ALBANY – The amount of information from the Meyer investigation still being kept secret is all but certain to keep alive a long, divisive debate – involving troopers, guards, inmates and their families – over the public’s need to know versus the rights of individuals who cooperated or testified at the time believing that what they said would remain private.
Jonathan E. Gradess, an Albany lawyer who represents the Forgotten Victims of Attica, a group whose members include employees during the Attica siege and their family members, called for full disclosure of the Meyer report. The group, which has pressed for years for release of the Meyer report and other documents, did not see a copy of the newly released volumes. A Buffalo News reporter described to Gradess the level of redaction.
Gradess said that any feeling of closure cannot occur for families connected to Attica employees held hostage or killed during the siege. “I think the redaction actually opens it up even more. … It’s sort of like throwing gasoline on a fire,” Gradess said.
Another lawyer involved in Attica litigation agreed.
“I believe it’s wonderful they released Meyer. It’s time they release everything else,” said Liz Fink, a New York City lawyer, who for nearly 30 years represented inmates who were at Attica at the time of the riot and the prison’s retaking after four days. In its wake, 43 people died, including 10 guards, all but four killed by law enforcement during the storming of the facility ordered by then-Gov. Nelson A. Rockefeller.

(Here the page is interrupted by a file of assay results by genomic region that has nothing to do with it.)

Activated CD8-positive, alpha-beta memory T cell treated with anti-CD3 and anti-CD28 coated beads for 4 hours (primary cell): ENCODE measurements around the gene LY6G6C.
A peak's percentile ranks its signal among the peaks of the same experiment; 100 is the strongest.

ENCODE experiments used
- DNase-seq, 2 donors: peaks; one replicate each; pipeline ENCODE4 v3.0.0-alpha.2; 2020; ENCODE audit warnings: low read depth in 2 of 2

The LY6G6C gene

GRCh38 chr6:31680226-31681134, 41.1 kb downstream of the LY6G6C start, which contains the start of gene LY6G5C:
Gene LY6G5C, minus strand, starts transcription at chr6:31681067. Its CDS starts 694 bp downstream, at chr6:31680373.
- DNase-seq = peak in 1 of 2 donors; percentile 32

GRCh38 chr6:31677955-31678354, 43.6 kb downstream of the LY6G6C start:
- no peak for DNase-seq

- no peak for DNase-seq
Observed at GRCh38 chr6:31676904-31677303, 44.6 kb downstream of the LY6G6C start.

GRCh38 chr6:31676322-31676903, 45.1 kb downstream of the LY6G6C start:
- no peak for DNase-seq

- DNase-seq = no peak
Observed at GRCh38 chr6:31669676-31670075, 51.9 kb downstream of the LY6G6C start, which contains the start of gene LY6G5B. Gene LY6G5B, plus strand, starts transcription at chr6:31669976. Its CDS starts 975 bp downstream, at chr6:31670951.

Seeking full disclosure
Fink is one of the few who have read the entire Meyer report, including the now-redacted portions, and she said the state needs to release not only the remaining passages from the Meyer probe, but films that state officials made during and after the siege, statements by state troopers and other transcripts.
“They still don’t want to tell what happened. I believe they should put out Volumes II and III. What it will show is that the prosecution was skewed,” Fink said of the state investigation at the time into allegations of brutality by law enforcement after the siege ended.
Volumes II and III have been locked in the state attorney general’s regional office in downtown Buffalo.
But in 2013, Attorney General Eric T. Schneiderman went to a state court in Wyoming County to unseal the remaining volumes.
“It is important, both for families directly affected and for future generations, that these historical documents be made available so the public can have a better understanding of what happened and how we can prevent future tragedies,” Schneiderman said at the time.
Kept secret for decades
The state kept the papers secret over the years, a decision backed up by court rulings in 1977 and 1981.
State Supreme Court Justice Patrick H. NeMoyer, the judge who last year approved the unsealing of portions of the volumes, did not review in advance what Schneiderman’s office released Thursday. The task of redacting information about grand jury evidence from the 1970s was left up to Schneiderman’s office. Schneiderman is turning over the newly released documents to the state archives.
More than 500 inmates at Attica in 1971, or their families, in 2000 were awarded $8 million by a judge following years of litigation. Fink, the New York City lawyer who spent three decades representing Attica inmates, in an interview this week said the release of the redacted Volumes II and III of the Meyer report should serve to prod interested groups to continue to seek release of all remaining Attica material.
Fink said she is doing her part – negotiating with New York University to turn over all the material she has assembled and make it public at the NYU library in 2016. “This is my 29 years’ worth of legal work,” she said “… I have a lot.”